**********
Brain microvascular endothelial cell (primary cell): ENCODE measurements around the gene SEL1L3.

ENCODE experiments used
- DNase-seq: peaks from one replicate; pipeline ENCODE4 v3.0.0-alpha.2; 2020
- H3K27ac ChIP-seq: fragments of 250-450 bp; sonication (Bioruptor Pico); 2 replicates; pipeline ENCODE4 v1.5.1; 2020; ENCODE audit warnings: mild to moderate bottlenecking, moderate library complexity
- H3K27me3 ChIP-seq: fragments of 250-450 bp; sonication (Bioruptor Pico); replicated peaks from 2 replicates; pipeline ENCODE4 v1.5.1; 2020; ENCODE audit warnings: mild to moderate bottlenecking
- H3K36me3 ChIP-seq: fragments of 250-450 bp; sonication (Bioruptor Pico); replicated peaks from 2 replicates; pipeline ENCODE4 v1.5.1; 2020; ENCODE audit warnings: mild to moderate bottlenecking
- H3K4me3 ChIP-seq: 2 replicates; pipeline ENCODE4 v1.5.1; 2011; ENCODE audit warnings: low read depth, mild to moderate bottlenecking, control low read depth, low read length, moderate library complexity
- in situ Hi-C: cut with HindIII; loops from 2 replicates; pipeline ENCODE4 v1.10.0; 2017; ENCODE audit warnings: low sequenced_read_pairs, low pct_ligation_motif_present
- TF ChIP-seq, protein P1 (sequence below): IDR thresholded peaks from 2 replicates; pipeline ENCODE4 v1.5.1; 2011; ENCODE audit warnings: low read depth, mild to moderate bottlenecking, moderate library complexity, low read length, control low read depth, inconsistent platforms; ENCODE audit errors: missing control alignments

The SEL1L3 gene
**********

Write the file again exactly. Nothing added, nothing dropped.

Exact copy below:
Brain microvascular endothelial cell (primary cell): ENCODE measurements around the gene SEL1L3.

ENCODE experiments used
- DNase-seq: peaks from one replicate; pipeline ENCODE4 v3.0.0-alpha.2; 2020
- H3K27ac ChIP-seq: fragments of 250-450 bp; sonication (Bioruptor Pico); 2 replicates; pipeline ENCODE4 v1.5.1; 2020; ENCODE audit warnings: mild to moderate bottlenecking, moderate library complexity
- H3K27me3 ChIP-seq: fragments of 250-450 bp; sonication (Bioruptor Pico); replicated peaks from 2 replicates; pipeline ENCODE4 v1.5.1; 2020; ENCODE audit warnings: mild to moderate bottlenecking
- H3K36me3 ChIP-seq: fragments of 250-450 bp; sonication (Bioruptor Pico); replicated peaks from 2 replicates; pipeline ENCODE4 v1.5.1; 2020; ENCODE audit warnings: mild to moderate bottlenecking
- H3K4me3 ChIP-seq: 2 replicates; pipeline ENCODE4 v1.5.1; 2011; ENCODE audit warnings: low read depth, mild to moderate bottlenecking, control low read depth, low read length, moderate library complexity
- in situ Hi-C: cut with HindIII; loops from 2 replicates; pipeline ENCODE4 v1.10.0; 2017; ENCODE audit warnings: low sequenced_read_pairs, low pct_ligation_motif_present
- TF ChIP-seq, protein P1 (sequence below): IDR thresholded peaks from 2 replicates; pipeline ENCODE4 v1.5.1; 2011; ENCODE audit warnings: low read depth, mild to moderate bottlenecking, moderate library complexity, low read length, control low read depth, inconsistent platforms; ENCODE audit errors: missing control alignments

The SEL1L3 gene